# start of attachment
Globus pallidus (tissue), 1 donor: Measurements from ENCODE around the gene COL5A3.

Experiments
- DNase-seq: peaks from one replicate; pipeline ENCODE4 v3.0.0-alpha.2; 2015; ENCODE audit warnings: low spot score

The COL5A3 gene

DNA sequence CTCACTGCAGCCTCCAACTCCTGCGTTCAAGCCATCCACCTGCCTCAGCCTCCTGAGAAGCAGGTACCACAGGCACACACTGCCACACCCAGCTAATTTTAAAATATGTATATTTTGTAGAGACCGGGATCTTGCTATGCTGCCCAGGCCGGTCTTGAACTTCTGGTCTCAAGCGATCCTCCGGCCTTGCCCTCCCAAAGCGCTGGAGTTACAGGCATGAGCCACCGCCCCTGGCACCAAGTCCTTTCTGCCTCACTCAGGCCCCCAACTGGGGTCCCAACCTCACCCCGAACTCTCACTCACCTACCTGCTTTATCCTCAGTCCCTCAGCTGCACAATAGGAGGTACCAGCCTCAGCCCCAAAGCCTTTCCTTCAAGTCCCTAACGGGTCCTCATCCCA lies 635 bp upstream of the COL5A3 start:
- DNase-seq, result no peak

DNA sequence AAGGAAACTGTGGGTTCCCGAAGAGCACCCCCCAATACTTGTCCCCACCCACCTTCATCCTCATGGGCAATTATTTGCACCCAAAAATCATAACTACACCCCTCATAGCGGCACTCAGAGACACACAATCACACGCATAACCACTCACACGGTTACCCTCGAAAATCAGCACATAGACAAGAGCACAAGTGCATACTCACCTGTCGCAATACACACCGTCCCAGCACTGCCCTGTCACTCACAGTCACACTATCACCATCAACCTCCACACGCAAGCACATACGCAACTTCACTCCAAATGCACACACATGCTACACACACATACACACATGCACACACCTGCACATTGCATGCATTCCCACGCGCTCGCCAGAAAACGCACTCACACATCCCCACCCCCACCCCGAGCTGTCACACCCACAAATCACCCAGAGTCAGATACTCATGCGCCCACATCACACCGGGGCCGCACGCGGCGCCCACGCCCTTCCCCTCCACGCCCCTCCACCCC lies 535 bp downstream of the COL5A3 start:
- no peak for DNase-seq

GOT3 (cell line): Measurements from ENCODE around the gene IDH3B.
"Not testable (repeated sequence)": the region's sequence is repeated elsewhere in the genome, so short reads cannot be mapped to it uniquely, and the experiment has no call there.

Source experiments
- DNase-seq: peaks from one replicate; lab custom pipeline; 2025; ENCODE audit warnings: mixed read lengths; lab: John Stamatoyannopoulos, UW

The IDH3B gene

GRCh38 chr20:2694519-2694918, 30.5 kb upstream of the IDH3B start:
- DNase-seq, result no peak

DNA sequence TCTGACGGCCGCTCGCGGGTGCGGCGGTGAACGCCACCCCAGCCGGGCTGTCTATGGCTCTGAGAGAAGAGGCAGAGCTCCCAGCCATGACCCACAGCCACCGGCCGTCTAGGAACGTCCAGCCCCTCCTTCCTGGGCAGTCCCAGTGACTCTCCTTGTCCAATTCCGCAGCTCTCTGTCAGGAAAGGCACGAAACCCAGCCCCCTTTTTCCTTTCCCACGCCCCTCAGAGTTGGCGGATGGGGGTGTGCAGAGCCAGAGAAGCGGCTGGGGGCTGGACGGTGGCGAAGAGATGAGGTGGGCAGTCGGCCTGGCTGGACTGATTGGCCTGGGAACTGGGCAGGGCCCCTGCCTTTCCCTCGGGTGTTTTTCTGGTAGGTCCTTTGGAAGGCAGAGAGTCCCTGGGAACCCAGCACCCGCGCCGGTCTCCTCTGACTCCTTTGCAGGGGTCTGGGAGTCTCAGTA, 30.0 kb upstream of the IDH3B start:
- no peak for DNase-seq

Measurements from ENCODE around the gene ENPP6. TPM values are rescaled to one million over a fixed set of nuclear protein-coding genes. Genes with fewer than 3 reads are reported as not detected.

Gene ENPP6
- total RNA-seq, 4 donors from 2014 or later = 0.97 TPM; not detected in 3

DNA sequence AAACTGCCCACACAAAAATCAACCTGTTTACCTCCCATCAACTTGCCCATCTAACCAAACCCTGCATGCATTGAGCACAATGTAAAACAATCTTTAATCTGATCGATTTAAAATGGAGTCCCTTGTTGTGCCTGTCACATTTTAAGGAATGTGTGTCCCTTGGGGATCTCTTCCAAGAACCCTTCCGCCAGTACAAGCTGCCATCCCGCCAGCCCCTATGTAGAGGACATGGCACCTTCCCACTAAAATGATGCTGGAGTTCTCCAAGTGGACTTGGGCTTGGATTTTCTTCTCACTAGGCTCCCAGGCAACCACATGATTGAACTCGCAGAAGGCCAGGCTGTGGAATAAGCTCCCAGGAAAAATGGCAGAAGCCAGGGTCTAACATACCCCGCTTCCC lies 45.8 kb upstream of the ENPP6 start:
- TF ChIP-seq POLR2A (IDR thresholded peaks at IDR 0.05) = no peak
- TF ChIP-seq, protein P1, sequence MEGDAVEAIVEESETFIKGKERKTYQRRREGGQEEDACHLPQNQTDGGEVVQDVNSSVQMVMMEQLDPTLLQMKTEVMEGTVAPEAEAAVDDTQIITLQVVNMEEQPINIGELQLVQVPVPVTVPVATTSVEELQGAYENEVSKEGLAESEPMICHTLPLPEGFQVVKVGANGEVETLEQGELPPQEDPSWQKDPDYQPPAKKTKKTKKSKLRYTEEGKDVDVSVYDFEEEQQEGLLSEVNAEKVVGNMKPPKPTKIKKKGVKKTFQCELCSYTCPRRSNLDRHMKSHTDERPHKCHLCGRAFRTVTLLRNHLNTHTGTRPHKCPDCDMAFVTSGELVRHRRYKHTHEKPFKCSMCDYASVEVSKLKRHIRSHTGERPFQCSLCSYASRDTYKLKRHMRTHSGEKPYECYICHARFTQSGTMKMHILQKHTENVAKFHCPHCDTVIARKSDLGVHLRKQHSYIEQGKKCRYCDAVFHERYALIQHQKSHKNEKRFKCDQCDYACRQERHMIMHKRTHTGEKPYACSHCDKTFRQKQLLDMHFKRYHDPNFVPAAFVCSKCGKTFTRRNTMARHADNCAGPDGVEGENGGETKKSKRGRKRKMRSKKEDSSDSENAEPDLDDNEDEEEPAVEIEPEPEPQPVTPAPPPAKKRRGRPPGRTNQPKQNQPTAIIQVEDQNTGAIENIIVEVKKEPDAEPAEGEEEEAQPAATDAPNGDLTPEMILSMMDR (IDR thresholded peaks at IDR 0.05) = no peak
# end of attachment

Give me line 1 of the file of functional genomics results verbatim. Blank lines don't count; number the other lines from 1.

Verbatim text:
Globus pallidus (tissue), 1 donor: Measurements from ENCODE around the gene COL5A3.